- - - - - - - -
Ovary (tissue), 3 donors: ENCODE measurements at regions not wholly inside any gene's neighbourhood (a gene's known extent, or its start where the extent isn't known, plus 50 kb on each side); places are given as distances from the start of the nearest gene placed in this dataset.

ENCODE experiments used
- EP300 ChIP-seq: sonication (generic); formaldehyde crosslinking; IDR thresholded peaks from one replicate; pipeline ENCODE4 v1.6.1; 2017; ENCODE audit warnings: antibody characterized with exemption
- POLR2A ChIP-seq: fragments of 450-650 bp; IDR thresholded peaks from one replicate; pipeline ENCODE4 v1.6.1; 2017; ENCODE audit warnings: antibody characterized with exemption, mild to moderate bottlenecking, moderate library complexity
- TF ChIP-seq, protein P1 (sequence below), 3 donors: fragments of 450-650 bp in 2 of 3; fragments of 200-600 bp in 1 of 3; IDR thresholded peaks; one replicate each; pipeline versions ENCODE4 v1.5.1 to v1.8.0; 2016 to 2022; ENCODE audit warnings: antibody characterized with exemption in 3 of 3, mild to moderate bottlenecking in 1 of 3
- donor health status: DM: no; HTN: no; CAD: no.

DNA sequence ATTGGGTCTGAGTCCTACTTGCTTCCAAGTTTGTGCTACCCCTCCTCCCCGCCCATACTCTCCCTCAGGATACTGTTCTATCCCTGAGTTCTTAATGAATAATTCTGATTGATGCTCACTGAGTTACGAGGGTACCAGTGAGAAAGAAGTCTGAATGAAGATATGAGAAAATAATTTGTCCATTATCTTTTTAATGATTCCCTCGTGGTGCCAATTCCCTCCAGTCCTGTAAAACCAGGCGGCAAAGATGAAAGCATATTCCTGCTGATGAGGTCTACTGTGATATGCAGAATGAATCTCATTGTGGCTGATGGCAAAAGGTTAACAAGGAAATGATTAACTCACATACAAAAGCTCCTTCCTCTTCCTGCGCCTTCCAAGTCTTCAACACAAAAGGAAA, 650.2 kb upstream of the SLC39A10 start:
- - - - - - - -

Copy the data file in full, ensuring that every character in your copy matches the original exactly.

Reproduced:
Ovary (tissue), 3 donors: ENCODE measurements at regions not wholly inside any gene's neighbourhood (a gene's known extent, or its start where the extent isn't known, plus 50 kb on each side); places are given as distances from the start of the nearest gene placed in this dataset.

ENCODE experiments used
- EP300 ChIP-seq: sonication (generic); formaldehyde crosslinking; IDR thresholded peaks from one replicate; pipeline ENCODE4 v1.6.1; 2017; ENCODE audit warnings: antibody characterized with exemption
- POLR2A ChIP-seq: fragments of 450-650 bp; IDR thresholded peaks from one replicate; pipeline ENCODE4 v1.6.1; 2017; ENCODE audit warnings: antibody characterized with exemption, mild to moderate bottlenecking, moderate library complexity
- TF ChIP-seq, protein P1 (sequence below), 3 donors: fragments of 450-650 bp in 2 of 3; fragments of 200-600 bp in 1 of 3; IDR thresholded peaks; one replicate each; pipeline versions ENCODE4 v1.5.1 to v1.8.0; 2016 to 2022; ENCODE audit warnings: antibody characterized with exemption in 3 of 3, mild to moderate bottlenecking in 1 of 3
- donor health status: DM: no; HTN: no; CAD: no.

DNA sequence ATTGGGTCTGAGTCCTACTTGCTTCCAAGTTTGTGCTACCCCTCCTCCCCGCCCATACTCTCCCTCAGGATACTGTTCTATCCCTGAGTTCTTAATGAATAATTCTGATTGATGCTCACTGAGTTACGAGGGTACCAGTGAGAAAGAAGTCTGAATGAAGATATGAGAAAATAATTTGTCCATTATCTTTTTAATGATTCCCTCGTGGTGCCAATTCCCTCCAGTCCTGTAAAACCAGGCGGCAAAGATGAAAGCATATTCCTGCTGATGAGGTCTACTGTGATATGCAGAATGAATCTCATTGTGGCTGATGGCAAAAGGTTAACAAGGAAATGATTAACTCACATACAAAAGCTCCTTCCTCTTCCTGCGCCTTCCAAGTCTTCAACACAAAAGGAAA, 650.2 kb upstream of the SLC39A10 start: